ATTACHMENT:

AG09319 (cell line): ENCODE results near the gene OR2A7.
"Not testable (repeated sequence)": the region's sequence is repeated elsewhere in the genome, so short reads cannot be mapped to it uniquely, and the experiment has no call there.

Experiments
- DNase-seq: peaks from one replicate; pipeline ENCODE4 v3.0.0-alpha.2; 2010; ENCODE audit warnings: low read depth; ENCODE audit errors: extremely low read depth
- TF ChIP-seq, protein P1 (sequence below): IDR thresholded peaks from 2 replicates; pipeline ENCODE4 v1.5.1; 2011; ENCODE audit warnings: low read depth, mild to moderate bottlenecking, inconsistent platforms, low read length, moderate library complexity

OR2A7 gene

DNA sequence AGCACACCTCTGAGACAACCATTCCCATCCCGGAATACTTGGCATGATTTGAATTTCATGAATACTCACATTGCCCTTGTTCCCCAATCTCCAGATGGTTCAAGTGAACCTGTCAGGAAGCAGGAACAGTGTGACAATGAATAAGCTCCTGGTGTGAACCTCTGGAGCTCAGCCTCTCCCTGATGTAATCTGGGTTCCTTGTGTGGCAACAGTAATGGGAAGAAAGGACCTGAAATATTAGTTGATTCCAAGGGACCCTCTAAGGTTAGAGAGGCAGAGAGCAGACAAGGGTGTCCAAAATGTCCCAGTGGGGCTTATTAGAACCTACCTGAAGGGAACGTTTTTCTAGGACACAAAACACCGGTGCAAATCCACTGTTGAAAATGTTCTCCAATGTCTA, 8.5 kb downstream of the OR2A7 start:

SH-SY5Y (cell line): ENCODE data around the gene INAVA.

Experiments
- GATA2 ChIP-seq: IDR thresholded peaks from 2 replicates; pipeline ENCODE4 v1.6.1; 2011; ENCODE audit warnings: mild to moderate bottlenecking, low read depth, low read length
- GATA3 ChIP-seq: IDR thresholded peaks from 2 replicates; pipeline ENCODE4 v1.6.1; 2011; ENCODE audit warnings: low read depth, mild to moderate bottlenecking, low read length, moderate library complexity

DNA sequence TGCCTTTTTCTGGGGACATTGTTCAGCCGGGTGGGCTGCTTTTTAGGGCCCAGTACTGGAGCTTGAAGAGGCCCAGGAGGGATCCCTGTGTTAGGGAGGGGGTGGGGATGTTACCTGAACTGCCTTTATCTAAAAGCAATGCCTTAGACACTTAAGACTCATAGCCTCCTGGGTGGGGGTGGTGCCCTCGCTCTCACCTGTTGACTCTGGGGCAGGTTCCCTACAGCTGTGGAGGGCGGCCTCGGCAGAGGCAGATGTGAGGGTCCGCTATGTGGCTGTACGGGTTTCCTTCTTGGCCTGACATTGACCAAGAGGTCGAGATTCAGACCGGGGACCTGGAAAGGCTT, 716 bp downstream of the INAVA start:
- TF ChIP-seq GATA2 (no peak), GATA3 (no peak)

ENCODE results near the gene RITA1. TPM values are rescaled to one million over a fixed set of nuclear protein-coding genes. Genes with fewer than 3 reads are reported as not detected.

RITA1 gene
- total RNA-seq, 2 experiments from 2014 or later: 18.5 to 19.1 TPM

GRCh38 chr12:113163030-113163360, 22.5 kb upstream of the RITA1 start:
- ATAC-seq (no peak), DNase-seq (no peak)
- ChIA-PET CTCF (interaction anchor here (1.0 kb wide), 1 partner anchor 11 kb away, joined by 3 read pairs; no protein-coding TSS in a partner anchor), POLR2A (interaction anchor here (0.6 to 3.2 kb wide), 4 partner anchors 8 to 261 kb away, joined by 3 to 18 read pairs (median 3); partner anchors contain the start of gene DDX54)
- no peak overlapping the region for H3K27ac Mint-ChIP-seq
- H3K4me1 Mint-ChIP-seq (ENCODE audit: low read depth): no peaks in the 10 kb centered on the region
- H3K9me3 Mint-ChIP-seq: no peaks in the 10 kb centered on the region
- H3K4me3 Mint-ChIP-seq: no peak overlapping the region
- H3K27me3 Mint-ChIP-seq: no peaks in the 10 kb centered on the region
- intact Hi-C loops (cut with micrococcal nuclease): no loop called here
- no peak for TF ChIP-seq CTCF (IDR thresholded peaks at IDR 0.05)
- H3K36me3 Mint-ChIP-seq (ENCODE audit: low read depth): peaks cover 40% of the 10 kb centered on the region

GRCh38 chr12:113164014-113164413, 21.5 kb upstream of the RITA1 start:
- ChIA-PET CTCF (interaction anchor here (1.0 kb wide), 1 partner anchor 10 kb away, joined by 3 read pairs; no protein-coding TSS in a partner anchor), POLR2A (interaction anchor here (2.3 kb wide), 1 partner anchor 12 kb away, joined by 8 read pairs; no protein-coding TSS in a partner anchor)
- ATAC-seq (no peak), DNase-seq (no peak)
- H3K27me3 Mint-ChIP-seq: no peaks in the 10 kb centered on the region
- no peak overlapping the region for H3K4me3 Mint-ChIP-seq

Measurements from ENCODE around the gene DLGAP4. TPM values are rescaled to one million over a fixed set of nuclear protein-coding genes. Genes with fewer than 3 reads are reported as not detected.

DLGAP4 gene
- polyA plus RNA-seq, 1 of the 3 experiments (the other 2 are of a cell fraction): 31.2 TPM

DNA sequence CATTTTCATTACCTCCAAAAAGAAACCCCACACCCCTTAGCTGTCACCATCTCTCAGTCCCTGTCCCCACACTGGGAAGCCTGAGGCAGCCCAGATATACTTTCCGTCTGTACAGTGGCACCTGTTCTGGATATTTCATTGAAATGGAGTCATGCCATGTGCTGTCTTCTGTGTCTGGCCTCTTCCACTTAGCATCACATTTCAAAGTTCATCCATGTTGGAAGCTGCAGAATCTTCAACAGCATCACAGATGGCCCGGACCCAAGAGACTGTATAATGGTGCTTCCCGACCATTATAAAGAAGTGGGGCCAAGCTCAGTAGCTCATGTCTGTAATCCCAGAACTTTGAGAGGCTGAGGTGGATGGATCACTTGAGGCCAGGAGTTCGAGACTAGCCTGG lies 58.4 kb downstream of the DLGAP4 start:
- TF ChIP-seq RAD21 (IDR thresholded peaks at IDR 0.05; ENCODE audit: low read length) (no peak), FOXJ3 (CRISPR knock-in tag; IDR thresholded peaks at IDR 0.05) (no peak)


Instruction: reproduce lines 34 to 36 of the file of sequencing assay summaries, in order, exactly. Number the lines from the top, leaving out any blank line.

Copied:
DLGAP4 gene
- polyA plus RNA-seq, 1 of the 3 experiments (the other 2 are of a cell fraction): 31.2 TPM

DNA sequence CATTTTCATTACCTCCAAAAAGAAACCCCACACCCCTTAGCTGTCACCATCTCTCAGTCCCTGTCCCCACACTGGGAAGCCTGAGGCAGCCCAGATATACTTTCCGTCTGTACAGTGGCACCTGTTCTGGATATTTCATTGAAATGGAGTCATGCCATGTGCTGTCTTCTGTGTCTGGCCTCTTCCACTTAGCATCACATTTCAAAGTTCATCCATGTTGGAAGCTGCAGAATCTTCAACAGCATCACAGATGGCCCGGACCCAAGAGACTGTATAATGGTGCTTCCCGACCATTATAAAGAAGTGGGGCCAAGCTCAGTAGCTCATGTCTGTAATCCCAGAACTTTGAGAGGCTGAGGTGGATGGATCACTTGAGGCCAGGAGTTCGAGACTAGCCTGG lies 58.4 kb downstream of the DLGAP4 start: